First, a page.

Home  |  Audio Reviews  Audiophile Shows Partner Mags  News     

Enjoy the Music.com Review Magazine
Romantic Hero by Vittorio Grigoloa
Massenet: Werther: "Pourquoi me réveiller" Manon: "Instant charmant . . . En fermant les yeux"; "Je suisseul! . . . Ah! Fuyez, douce image" Le Cid: "Ah! Tout estbienfini . . . Ô souverain, ô juge, ô père"

Gounod: Roméoet Juliette: "L'amour! . . .Ah! Lève-toi, soleil!"; "Va!Je t'aipardonne . . . Nuitd'hyménée"; "C'estlà!Saluttombeausombre et silencieux" Faust: "Quel trouble inconnu . . . Salut, demeure chaste et pure"

Bizet: Carmen: Flower Song

Meyerbeer: L'Africaine: "Ô paradis"

Halevy: La Juive: "Rachel, quand du Seigneur"

Offenbach: Les Contesd'Hoffmann: "Et moi? . . . ÔDieu! De quelleivresse"

Vittorio Grigòlo, tenor; Evelino Pidò conducting the RAI National Symphonic Orchestra; Sonya Yoncheva, soprano (in the Romeo et Juliette duet); Alessandra Martines, speaker (in the Hoffmann excerpt)
Review By Joe Milicia


  Vittorio Grigòlo will be familiar to many listeners for his Met performances as Rodolfo (his debut role in 2010 and his 2014 La Boheme HD transmission), or for his CDs of Italian arias and popular and sacred songs. The title of his new CD is rather misleading, if only in its omission: this is an album of French arias. Grigòlo has had training in French since childhood, and one of his first international successes was as Massenet's Des Grieux at Covent Garden, though these of course aren't guarantees of good French diction and comfort in the French operatic style. Fortunately Grigòlo is very satisfactory indeed in these matters, perhaps the most convincing of any non-French star tenor today.

This is a recital of "greatest French hits," though no less welcome for that. It starts out with Werther's "and includes two major excerpts from Manon as well as Rodrigue's Prayer from El Cid. For Gounod we get not only Faust's salute to Marguerite's chaste domicile but--scattered through the recital—no less than three scenes from Gounod's Roméo, including the dawn love duet featuring soprano Sonya Yoncheva. The "big" arias from L'Africaine and La Juive, not to mention Don Jose's Flower Song, are represented as well, plus the last-act reprise of Hoffmann's love song, originally addressed to Giulietta but now to the Muse, whose whispered introduction is included in this recital. (In contrast, Roberto Alagna, another Italian tenor noted for his French repertoire, includes mostly rarities in his 1996 recital for DG, with only the L'Africaine, La Juive and El Cid arias duplicating Grigolo's program.)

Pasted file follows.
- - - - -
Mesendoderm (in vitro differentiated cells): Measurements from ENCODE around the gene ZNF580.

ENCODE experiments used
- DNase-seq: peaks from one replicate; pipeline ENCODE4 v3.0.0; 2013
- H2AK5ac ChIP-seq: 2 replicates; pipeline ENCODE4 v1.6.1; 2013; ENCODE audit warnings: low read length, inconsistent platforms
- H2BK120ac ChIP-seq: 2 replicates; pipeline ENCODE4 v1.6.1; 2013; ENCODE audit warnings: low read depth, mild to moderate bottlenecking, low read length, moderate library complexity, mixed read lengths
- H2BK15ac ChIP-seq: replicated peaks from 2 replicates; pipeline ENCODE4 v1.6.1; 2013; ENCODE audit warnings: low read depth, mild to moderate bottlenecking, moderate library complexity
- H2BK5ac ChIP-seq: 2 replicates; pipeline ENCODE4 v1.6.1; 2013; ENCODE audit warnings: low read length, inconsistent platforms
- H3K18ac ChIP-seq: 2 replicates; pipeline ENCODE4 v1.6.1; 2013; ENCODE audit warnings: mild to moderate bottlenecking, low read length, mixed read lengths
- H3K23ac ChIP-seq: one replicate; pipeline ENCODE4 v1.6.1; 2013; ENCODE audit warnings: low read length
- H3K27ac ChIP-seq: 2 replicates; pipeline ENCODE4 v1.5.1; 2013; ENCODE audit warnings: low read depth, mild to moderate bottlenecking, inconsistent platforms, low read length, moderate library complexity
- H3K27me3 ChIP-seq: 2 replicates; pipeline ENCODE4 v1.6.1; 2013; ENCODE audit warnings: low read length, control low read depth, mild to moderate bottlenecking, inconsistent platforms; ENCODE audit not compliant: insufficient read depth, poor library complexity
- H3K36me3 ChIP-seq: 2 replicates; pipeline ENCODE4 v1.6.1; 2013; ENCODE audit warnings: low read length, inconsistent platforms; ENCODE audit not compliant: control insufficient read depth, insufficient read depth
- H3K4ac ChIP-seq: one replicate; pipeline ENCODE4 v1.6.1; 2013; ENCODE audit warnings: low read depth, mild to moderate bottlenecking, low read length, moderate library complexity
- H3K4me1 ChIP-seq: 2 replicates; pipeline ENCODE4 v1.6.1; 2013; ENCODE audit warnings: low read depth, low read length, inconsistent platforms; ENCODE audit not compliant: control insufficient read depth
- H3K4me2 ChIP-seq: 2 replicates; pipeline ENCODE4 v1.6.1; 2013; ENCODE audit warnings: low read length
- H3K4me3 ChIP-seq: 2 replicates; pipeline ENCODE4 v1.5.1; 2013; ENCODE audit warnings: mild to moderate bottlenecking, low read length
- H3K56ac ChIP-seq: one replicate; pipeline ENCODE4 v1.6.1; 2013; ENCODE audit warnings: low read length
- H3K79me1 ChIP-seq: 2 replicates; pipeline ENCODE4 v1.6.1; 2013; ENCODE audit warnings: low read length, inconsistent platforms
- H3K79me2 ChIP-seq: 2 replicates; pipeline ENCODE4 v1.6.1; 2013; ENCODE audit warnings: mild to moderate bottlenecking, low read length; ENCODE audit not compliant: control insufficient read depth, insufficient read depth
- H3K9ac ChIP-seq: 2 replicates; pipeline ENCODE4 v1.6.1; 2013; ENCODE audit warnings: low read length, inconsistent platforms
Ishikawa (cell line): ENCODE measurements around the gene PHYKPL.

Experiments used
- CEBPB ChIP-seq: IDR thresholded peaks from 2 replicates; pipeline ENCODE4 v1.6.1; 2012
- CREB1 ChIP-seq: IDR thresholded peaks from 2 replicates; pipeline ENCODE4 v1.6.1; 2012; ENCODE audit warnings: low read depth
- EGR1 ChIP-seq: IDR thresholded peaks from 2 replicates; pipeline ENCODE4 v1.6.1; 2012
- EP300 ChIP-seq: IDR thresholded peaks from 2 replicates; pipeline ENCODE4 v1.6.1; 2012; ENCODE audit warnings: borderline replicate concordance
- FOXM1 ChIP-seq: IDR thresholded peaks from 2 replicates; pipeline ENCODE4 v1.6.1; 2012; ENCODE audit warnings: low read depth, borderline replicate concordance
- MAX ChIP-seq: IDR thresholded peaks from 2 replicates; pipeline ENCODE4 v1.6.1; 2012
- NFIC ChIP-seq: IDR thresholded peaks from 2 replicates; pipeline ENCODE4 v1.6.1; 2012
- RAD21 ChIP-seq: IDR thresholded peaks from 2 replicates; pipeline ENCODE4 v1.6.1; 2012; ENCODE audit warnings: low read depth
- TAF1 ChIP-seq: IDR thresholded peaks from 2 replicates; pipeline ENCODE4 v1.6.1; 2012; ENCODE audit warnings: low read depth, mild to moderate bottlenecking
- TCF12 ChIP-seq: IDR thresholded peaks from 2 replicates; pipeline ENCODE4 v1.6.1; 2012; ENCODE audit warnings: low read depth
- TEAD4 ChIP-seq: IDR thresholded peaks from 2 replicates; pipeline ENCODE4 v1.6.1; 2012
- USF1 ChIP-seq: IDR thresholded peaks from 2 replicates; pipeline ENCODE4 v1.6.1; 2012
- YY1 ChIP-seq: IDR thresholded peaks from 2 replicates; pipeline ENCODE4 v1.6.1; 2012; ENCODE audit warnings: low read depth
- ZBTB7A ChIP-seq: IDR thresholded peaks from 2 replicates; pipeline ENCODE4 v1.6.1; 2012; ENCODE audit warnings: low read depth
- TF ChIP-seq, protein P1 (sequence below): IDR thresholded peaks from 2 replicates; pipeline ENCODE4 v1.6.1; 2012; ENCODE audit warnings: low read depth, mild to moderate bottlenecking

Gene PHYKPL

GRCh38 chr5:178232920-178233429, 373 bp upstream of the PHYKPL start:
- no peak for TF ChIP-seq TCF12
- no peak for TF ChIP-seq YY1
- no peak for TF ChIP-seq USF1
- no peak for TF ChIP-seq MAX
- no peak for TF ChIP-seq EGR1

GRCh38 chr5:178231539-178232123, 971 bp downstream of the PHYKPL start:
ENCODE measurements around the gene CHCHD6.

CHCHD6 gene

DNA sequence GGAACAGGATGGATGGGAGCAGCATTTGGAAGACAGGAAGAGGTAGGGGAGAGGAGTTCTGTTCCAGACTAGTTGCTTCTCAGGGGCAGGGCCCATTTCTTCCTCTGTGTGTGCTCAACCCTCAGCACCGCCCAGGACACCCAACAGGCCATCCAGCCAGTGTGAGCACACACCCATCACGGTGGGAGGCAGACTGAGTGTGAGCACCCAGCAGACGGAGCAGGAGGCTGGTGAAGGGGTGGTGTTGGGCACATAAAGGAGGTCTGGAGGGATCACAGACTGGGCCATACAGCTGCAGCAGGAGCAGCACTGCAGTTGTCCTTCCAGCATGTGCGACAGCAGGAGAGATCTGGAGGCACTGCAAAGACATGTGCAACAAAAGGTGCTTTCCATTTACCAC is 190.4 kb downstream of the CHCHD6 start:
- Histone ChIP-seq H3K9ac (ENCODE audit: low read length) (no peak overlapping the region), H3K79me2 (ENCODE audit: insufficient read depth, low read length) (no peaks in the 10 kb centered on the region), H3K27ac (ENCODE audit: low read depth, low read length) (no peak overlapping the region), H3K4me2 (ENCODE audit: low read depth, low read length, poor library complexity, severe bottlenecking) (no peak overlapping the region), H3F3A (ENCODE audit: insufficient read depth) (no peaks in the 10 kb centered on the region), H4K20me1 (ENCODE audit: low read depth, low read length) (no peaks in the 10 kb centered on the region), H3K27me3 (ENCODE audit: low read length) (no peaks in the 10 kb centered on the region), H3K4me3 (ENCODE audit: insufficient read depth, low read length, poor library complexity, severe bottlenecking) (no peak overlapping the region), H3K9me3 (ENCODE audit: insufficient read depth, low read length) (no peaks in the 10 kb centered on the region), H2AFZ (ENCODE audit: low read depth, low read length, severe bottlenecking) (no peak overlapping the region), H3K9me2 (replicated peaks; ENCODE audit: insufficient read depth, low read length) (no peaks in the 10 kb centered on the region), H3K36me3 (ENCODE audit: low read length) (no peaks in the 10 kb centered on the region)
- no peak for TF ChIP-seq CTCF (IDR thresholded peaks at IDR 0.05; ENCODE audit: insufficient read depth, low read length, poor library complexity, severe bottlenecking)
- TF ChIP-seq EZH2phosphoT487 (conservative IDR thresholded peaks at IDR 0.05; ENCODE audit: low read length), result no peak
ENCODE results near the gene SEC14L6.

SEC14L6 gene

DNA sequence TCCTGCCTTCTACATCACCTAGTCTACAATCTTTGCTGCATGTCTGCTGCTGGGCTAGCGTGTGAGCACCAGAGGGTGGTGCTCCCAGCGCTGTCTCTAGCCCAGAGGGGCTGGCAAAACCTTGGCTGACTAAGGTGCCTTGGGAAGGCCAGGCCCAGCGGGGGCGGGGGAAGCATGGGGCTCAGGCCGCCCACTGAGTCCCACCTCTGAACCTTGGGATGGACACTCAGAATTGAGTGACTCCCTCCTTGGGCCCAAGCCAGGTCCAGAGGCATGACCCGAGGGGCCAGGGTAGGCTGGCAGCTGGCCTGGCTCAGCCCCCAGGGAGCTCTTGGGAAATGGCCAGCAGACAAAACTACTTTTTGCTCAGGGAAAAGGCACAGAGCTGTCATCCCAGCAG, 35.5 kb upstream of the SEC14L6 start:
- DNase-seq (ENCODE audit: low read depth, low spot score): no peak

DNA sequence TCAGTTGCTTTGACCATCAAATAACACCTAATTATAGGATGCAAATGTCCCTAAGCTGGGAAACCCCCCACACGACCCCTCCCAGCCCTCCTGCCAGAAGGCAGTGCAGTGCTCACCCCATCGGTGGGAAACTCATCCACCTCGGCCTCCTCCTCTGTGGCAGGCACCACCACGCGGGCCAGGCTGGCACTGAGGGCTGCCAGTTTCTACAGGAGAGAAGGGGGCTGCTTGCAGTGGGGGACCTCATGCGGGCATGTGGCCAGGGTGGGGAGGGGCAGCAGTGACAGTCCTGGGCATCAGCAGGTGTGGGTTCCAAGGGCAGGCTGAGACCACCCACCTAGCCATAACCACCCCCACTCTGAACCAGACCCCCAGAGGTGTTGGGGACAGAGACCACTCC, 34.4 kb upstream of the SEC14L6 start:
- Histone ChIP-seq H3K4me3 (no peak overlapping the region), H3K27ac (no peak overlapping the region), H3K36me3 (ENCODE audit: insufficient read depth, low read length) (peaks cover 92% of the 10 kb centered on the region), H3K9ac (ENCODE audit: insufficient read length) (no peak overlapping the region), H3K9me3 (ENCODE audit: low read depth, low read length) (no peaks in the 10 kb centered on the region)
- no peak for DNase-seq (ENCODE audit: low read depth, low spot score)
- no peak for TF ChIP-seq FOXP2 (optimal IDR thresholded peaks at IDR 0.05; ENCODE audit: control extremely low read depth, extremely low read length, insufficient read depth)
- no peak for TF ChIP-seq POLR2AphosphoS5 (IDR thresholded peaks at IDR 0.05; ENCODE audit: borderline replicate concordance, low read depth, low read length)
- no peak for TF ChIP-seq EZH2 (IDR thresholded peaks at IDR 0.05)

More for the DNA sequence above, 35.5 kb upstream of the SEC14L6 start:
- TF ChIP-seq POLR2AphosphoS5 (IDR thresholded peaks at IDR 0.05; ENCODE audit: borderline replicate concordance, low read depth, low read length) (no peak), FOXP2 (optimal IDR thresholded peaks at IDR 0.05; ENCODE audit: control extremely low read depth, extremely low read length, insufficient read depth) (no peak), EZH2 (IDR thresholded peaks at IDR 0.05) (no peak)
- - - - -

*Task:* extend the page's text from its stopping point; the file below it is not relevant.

Some younger opera fans may be used to hearing heftier voices in some of these roles than Grigòlo's lyric tenor provides. There is no denying the thrill of Jonas Kaufmann's more baritonal tenor in Wertherand Faust, or the heroic force of the younger Placido Domingo playing Vasco da Gama, El Cid or Don José, or the tragic weight that Neil Shicoff could give the roles of Hoffmann and La Juive's Éléasar. But there is a long tradition of lighter voices in many of these roles—Alfredo Kraus was a celebrated Werther, for example—and Grigòlo offers distinctive vocal colors along with an overall attractive sound, along with ardent delivery and sensitivity to phrasing.

These qualities are all in evidence in the opening Werther aria and in Carmen's "La fleur quetum'avaisjetée" (both laments of a rejected lover), though he does a bit of scooping toward a couple of high notes in the latter. For the role of Éléasar, a grieving father rather than young lover, Grigòlo offers an convincing gravity as well as considerable beauty of tone. However, I found his Faust aria, including a somewhat effortful-sounding high C, a bit less convincing, maybe because I can't rid my mind of the ideal of Nicolai Gedda in this music. Least satisfactory on this recital, I found, is "Ô paradis," not because most of history's greatest tenors have left us superlative recordings of it (Bjorling, 1939, available on YouTube, is stunning) but because it sounds tentative and "recited" note-by-note rather than heroic.